“…you see, when my mother & father wanted a baby, they didn’t want me. they wanted a baby, any fuckin’ baby man! Well, here I am now. I came. I believe there is a plan… I believe there is no accident in our lives… I will do my part. Then i’ll just go man!… Just go!”— Fela, (Fela: This bitch of a life)
Sister: Read Fela, it’s a nice book.
Me: You know I don’t like sad stories. Life is sad enough.
Sister: It’s not that bad.
Still I wasn’t convinced to meet Abami Eda* just yet. All I knew about Fela was his ballsy music, harassments faced and atrocities committed on him by the government. To me that was enough, I didn’t need the extra deets. That was a year ago.
I had just finished Butterfly Fish by Irenosen Okojie and was hungry for another African literature but the thought of how time consuming the search might be made me grumble. My eyes strolled to my bookshelf and there it was, the book I had been avoiding, staring back at me. I reached for it whispering ‘to read or not to read’. The voice in my head said ‘you might as well read it and stop being a chicken’. I listened. It was quite refreshing to see other sides to Fela from his young days of ass whooping (which he hated very much) to his adult years and gain access to some of his innermost thoughts. Fela had balls! I duff my hat for him.
With a forward and introduction by Gilberto Gil and Margaret Busby, ‘Fela: This bitch of a life’ is an authorised biography well put together by Carlos Moore ‘based on many hours of conversation’ with Fela, interviews with his close friends and some of his wives or rather queens as he called them. Although the book had a reasonable dose of humour, it was quite emotional to read painful experiences faced by Fela and his loved ones because these weren’t just made up fictitious but rather real life experiences. I loved the layout. It was like having mental conversations with Abami Eda himself, only that you weren’t the one asking the questions answered. Growing up with a mother who was politically inclined (His mother, Funmilola Ransome-Kuti was a strong political activist who helped change situations, especially for women), you’d have thought his struggle for the betterment of the masses, fight against corruption and injustice would have been a part of him from the onset. However, even with such background Fela would only begin to pick interest and see things differently after reading ‘The Autobiography of Malcom X’ given to him by an intimate friend he met in 1969, Sandra Izsadore —the lady who inspired and influenced him—who was an activist at the time in America. In the book, you get to know how he came up with his ideology, handled his household (his small Africa —Kalakuta Republic—which welcomed all), his music and political struggles. Not left out are; his views on religion, education, gender relations, sex & marriage—which he termed ‘dysfunctional and an aberration’. Fela wasn’t a fan of religion nor the ‘suffer in the world and enjoy in heaven’ shibboleth & like Marx who termed religion as ‘the opium of the people/masses’, he saw religion as just another manipulative tool. The interviews with his wives, gave an insight to how each met Fela, their different views about him and how much love they have for him even after the, ‘shattering and brutal experience at the hands of soldiers’ who raided and set fire to Kalakuta in 1977, which was neither the first nor last raid.To think those raids and harassments would have stopped Fela from passing on his message, they lied! I repeat Fela had balls!!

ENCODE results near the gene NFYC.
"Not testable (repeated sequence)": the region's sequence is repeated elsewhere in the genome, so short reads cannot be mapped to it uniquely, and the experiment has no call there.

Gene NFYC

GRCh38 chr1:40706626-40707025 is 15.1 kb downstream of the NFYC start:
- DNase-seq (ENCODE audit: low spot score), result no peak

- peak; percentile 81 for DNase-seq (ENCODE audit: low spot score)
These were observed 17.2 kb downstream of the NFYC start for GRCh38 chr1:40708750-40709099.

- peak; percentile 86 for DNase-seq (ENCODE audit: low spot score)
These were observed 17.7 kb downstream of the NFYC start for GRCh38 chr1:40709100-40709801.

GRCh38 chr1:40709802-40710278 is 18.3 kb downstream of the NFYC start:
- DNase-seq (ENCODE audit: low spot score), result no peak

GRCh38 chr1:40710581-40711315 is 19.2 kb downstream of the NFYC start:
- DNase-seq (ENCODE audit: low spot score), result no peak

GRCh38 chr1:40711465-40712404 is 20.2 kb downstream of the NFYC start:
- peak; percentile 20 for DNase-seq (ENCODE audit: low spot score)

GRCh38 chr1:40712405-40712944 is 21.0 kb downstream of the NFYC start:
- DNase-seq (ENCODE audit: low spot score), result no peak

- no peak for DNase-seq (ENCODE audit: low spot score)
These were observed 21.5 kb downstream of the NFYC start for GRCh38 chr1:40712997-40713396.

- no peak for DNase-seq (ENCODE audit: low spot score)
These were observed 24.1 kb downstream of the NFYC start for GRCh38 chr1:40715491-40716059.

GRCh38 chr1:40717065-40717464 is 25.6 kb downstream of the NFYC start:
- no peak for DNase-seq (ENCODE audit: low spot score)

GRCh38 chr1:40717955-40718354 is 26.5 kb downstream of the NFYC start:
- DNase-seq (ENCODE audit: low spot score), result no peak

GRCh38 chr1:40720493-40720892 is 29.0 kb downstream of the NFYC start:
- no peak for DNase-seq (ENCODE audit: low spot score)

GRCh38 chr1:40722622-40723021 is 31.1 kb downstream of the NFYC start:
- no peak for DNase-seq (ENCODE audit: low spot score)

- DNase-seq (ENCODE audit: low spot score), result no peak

“There are things that are difficult for ordinary human beings to understand, unless you’re metaphysically inclined.” — Fela, (Fela: This bitch of a life)
‘For another 15 years he would be flung from one jail to another enduring a string of horrors likely to have broken any other human’ fighting for what he believed in with little support as ‘the Nigerian masses didn’t defy their oppressors head on even though Fela fought tooth and nail for them’. Like every human, he had his flaws and one might not agree with all his ideas but I respect his struggles and ability to stand for what he believed in until the very end regardless of hardships faced. Not alot would have stood their ground in the face of adversity especially with little support from who they were struggling for. As a true bearer of his name, Fela Anikulapo Kuti — which means ‘He who emanates greatness, who has control over death and who cannot be killed by human entity’— was a great man who even though in the actual sense didn’t have control over death, escaped it so many times. In 1997, he died of natural causes (AIDS) rather than in the hands of the authorities as one might have expected. In the midst of the turmoil and struggles, he found himself. He was that relentless preacher whose legendary music is ever relevant till date. Towards the end of his life Fela delved too deep into the spiritual which in turn affected certain things and even his relationship with others but still that didn’t deter him & till death he was an unapologetic pain in the ass to the government.
Rest In Peace Black President aka Chief Priest of Shrine.
“But when everything is considered, Fela was certainly one of the most remarkably courageous voices of libertarian protest heard on the African continent in the 20th century. his message that solidarity was humankind’s most precious achievement may be the reason why, in this century of global interconnections & concerns, his memory and music refuse to go away.”— Carlos Moore, (Fela: This bitch of a life).
With Love From Ola 💋 xoxo